Conservation groups criticise framing of FCO’s consultation on Chagos
This week, the UK Chagos Support Association is taking a look at some of the evidence that has been submitted to the Foreign and Commonwealth Office (FCO) as part of its consultation on marine protection in the Chagos islands (people have until Friday 5 March 2010 to submit evidence). We began by yesterday reviewing the International Union of Conservation Networks’ submission.
The WDCS and NRDC submission is concise, to the point, and forcefully argued. In a nutshell: these conservationists fully support the principle of enhanced marine protection in Chagos – including via the creation of aÂ marine protected area (MPA) -Â but have serious reservations about the implementation and the scope of the FCO’s proposals.
On implementation, the WDCS and NRDC point out that the UK Government has been very poor at building a coalition of support for its marine protection plan. They suggest that seeking Parliamentary debate and approval for an MPA in Chagos would give the scheme legitimacy – a note of caution that could prove to be extremely prescient if the FCO’s track record of using undemocratic means to legislate for the Chagos islands is anything to go by.
Furthermore, the authors point out that by refusing to allow the Chagossians to play a full role in the conservation of their homeland (instead choosing to hide behind the ongoing European Court of Human Rights proceedings)Â and byÂ failing to assuage the concerns of the Government of Mauritius, the FCO has left itself vulnerable to the accusation that it is trying to â€śunilaterallyâ€ť implement an MPA in Chagos.
This failure to build a broad base of support could prove to be fateful, they warn: â€śMPAs created from the ‘top down only’ are much less likely to function effectively.â€ťÂ Even in the short term, the assistance ofÂ the ChagossiansÂ and the Government ofÂ Mauritius would be sorely needed in order to ensureÂ the enforcement, monitoring and proper functioning of an MPA in Chagos.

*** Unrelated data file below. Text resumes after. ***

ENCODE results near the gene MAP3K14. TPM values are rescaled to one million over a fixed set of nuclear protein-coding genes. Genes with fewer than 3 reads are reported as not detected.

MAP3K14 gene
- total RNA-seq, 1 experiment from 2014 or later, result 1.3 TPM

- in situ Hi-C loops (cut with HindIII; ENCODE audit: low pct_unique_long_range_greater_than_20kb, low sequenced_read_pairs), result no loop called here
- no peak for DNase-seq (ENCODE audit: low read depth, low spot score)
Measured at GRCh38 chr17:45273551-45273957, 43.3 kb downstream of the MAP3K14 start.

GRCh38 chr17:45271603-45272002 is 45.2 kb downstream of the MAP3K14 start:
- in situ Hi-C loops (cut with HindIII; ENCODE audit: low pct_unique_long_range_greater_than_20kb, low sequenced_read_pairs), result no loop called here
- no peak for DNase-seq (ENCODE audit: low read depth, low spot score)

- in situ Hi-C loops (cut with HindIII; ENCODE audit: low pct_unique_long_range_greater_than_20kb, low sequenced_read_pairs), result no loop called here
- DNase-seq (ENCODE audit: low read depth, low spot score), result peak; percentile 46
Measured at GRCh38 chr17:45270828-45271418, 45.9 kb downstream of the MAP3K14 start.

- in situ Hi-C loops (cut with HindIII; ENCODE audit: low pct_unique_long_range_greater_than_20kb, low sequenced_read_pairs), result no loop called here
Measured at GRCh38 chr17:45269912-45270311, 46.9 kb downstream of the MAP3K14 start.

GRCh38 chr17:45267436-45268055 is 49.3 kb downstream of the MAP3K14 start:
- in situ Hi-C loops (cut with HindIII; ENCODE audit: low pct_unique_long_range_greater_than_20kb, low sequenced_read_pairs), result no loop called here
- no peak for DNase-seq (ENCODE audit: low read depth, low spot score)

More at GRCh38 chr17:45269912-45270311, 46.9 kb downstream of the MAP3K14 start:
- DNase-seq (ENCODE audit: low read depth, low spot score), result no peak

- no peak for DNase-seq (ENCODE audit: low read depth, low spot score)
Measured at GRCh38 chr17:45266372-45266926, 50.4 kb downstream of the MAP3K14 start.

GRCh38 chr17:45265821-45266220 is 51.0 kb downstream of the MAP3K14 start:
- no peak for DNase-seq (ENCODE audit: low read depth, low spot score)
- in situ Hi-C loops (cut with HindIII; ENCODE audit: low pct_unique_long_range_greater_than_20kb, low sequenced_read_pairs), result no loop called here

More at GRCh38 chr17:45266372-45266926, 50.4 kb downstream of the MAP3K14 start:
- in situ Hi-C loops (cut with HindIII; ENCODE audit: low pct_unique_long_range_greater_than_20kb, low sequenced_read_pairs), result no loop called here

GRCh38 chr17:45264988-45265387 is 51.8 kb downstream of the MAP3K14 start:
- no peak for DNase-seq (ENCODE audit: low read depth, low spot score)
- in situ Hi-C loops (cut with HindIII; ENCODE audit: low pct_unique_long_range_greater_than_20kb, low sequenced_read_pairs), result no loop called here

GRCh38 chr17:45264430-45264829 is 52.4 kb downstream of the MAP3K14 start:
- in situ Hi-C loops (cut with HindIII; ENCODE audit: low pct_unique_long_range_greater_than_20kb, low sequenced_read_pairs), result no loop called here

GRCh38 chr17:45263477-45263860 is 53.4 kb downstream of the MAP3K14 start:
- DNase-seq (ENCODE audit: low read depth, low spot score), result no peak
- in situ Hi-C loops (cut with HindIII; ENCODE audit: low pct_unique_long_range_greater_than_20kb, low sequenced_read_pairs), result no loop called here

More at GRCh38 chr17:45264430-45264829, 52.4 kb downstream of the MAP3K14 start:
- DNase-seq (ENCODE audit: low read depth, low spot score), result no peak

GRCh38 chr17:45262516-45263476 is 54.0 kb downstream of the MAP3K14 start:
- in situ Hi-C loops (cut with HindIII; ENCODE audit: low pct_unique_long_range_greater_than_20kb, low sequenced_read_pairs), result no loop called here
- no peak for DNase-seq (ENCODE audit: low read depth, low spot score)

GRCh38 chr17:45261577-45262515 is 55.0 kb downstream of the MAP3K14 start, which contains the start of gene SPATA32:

In terms of scope, the WDCS and NRDC submission raises the thornyÂ issue of the US military base on Diego Garcia, highlighting the awkwardness of excluding Diego Garcia â€“ the largest island within the Chagos archipelago â€“ from any environmental protection regime.
The submission points out that Navy sonar can have a â€śfatalâ€ť effect on some species of whale, and also lists several other ways that the military base is likely to have hadÂ a negative impact upon the Chagos marine environment.Â In addition, the WDCS and NRDC repeat concerns that the usual environmental protection laws have not been followed in the case of Diego Garcia.
In many ways, the military base on Diego Garcia has been the elephant in the room ever since the prospectÂ of an MPA in Chagos was raised.Â So far,Â most environment organisations â€“ including those campaigning vociferously in favour of a â€śno-takeâ€ť protection zone, such as the Chagos Environment Network (CEN) and, bizarrely, Greenpeace â€“ have thought it unwise to broach the issue.Â For the WDCS and NRDC, however, the environmental impact of the base is clearlyÂ of important concern.
To conclude on a brief aside, it is worth considering that, if the FCO, CEN, Greenpeace et al can envisage an MPA in Chagos that makes an exception for the massive military base on Diego Garcia, why cannot provision for the ChagossiansÂ also be built into the MPA?
It is peculiar that organisations such as Pew and Greenpeace should go out of their way to accommodate a military base but will not consider qualifying their support for an MPA with a concomitant support for the rights of the Chagos archipelago’s indigenous people, as the WDCS and NRDC have thought it appropriate to do.